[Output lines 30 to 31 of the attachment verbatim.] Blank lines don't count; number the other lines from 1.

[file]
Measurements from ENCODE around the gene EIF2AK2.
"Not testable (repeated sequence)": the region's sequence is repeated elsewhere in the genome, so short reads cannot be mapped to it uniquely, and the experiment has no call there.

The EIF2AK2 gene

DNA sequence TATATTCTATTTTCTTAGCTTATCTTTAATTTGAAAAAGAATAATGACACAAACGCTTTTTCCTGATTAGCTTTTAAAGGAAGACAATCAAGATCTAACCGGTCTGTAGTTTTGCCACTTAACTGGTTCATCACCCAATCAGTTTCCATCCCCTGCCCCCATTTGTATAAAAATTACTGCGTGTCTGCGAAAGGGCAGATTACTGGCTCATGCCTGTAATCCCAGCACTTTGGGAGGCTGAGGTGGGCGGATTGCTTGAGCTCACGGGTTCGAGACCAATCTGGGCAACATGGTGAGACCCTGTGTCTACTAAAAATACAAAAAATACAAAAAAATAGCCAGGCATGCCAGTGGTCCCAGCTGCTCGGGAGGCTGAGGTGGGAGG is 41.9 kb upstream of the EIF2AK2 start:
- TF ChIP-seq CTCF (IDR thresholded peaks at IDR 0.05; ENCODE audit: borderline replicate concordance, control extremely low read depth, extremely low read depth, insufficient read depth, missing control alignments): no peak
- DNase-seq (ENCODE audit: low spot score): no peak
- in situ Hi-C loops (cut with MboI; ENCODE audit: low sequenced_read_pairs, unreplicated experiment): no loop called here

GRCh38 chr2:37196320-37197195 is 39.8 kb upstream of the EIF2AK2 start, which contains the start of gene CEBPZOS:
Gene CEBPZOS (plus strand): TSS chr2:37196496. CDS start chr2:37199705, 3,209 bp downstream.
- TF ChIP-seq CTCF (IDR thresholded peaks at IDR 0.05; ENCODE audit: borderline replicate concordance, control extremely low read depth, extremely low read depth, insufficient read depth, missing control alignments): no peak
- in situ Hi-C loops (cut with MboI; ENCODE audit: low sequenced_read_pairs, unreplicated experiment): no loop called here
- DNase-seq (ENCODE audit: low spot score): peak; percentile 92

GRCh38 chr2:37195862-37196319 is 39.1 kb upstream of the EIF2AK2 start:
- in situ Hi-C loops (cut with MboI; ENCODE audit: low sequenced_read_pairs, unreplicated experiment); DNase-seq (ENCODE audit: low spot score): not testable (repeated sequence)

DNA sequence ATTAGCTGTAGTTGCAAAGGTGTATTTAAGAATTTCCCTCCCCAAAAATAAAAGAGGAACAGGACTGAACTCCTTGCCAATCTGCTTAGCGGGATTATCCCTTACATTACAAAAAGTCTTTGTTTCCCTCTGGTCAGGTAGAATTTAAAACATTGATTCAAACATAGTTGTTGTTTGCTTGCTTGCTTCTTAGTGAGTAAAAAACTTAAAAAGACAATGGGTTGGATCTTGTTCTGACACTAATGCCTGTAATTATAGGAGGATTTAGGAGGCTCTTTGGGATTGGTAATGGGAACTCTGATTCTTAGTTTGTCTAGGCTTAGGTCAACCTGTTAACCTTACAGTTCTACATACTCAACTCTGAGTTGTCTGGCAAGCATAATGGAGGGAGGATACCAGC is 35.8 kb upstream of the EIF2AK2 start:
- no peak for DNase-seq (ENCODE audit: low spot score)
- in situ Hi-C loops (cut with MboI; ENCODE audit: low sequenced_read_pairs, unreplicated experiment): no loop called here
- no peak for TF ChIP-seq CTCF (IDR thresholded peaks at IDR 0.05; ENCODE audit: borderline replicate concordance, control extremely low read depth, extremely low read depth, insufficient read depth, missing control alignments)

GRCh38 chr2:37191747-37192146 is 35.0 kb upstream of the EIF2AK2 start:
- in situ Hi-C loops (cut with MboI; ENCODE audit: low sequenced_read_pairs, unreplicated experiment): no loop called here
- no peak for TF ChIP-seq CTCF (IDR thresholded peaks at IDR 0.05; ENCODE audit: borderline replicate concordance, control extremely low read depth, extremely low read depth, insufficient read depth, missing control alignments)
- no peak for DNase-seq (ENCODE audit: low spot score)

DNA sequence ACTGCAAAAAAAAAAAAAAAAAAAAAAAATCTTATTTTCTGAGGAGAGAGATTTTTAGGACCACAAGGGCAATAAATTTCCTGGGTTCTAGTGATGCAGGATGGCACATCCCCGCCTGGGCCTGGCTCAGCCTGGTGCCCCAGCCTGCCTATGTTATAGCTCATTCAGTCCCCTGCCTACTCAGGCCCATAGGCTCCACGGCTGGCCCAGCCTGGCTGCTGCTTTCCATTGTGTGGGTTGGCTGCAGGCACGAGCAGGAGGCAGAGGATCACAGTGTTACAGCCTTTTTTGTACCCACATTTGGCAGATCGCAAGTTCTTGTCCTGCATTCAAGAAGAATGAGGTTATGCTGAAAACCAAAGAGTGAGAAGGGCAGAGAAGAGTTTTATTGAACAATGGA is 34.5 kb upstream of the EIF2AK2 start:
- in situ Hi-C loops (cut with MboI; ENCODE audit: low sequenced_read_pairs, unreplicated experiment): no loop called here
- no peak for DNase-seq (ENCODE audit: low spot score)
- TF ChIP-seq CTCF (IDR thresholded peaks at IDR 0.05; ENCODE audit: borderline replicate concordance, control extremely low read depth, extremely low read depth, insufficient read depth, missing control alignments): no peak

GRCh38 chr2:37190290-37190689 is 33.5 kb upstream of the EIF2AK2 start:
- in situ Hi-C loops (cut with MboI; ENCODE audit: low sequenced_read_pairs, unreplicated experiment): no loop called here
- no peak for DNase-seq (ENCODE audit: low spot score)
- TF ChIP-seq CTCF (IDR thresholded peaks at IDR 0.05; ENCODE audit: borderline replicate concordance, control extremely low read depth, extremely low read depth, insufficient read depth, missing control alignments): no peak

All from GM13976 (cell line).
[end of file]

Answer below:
- TF ChIP-seq CTCF (IDR thresholded peaks at IDR 0.05; ENCODE audit: borderline replicate concordance, control extremely low read depth, extremely low read depth, insufficient read depth, missing control alignments): no peak

All from GM13976 (cell line).